A lack of stability in the Bitcoin Exchange Market and the closure or temporary shutdown of Bitcoin Exchanges due to fraud, business failure, hackers or malware, or government-mandated regulation may reduce confidence in the Bitcoin Network and result in greater volatility in bitcoin value. These potential consequences of a Bitcoin Exchange’s failure could adversely affect an investment in us.

 

Political or economic crises may motivate large-scale sales of Bitcoins, which could result in a reduction in Bitcoin value and adversely affect an investment in us.

 

As an alternative to fiat currencies that are backed by central governments, Digital Assets such as bitcoins, which are relatively new, are subject to supply and demand forces based upon the desirability of an alternative, decentralized means of buying and selling goods and services, and it is unclear how such supply and demand will be impacted by geopolitical events. Nevertheless, political or economic crises may motivate large-scale acquisitions or sales of bitcoins either globally or locally. Large-scale sales of bitcoins would result in a reduction in bitcoin value and could adversely affect an investment in us.

 

Demand for bitcoin is driven, in part, by its status as the most prominent and secure Digital Asset. It is possible that a Digital Asset other than bitcoins could have features that make it more desirable to a material portion of the Digital Asset user base, resulting in a reduction in demand for bitcoins, which could have a negative impact on the price of bitcoins and adversely affect an investment in us.

 

The Bitcoin Network and bitcoins, as an asset, hold a “first-to-market” advantage over other Digital Assets. This first-to-market advantage is driven in large part by having the largest user base and, more importantly, the largest combined mining power in use to secure the Blockchain and transaction verification system. Having a large mining network results in greater user confidence regarding the security and long-term stability of a Digital Asset’s network and its block chain; as a result, the advantage of more users and miners makes a Digital Asset more secure, which makes it more attractive to new users and miners, resulting in a network effect that strengthens the first-to-market advantage.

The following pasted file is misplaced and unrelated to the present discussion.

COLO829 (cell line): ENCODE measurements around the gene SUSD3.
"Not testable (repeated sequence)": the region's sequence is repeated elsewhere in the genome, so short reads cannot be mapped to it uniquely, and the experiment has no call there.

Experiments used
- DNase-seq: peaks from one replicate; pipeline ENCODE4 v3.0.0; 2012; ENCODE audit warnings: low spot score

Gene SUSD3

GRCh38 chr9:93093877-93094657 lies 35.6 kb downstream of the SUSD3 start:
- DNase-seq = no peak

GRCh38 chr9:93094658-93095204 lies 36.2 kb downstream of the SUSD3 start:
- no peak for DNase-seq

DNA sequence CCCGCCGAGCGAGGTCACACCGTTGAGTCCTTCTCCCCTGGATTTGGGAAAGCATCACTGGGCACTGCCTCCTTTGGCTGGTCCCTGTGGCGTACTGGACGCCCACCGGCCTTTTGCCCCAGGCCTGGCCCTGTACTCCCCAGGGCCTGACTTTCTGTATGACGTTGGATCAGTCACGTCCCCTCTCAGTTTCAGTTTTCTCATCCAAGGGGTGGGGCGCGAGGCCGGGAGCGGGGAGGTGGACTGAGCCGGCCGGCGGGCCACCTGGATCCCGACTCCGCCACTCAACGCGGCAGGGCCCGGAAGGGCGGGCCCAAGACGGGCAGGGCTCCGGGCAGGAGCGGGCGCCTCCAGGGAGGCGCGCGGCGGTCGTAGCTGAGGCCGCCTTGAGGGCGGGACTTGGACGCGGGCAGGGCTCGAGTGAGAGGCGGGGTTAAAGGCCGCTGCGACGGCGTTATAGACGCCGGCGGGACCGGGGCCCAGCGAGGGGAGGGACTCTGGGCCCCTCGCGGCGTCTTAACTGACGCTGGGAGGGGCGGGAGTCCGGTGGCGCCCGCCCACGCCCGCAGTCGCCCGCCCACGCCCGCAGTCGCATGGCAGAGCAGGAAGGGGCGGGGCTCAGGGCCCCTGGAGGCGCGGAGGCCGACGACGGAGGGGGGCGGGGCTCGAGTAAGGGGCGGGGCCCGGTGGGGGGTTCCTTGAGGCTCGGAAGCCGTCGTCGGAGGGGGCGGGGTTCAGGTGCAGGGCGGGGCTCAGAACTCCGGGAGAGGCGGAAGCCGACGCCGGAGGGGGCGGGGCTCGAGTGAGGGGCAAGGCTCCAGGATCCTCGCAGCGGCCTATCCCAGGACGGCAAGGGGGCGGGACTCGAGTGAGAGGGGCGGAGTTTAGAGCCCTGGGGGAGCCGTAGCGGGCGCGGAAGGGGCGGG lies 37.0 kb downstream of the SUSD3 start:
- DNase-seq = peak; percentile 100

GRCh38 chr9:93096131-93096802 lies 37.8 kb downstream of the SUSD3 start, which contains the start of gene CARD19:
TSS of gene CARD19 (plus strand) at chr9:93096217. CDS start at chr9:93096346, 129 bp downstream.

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As of March 6, 2018, there were over one thousand five hundred (1,500) alternate Digital Assets (or altcoins) tracked by CoinMarketCap, having a total market capitalization (including the market capitalization of bitcoin) of approximately $442 billion, using market prices and total available supply of each Digital Asset. This included altcoins using a “proof of work” mining structure similar to Bitcoin, and those using a “proof of stake” transaction verification system that is different than Bitcoin’s mining system (e.g., Peercoin, Bitshares and NXT). As of March 6, 2018, bitcoin’s $184 billion market capitalization was over two (2) times the size of the $80 billion market cap of Ether, the second largest proof-of-work Digital Asset. Despite the marked first-mover advantage of the Bitcoin Network over other Digital Assets, it is possible that another Digital Asset could become materially popular due to either a perceived or exposed shortcoming of the Bitcoin Network protocol that is not immediately addressed by the Bitcoin contributor community or a perceived advantage of an altcoin that includes features not incorporated into Bitcoin. If a Digital Asset obtains significant market share (either in market capitalization, mining power or use as a payment technology), this could reduce bitcoin’s market share as well as other Digital Assets we may become involved in and have a negative impact on the demand for, and price of, such Digital Assets and could adversely affect an investment in us.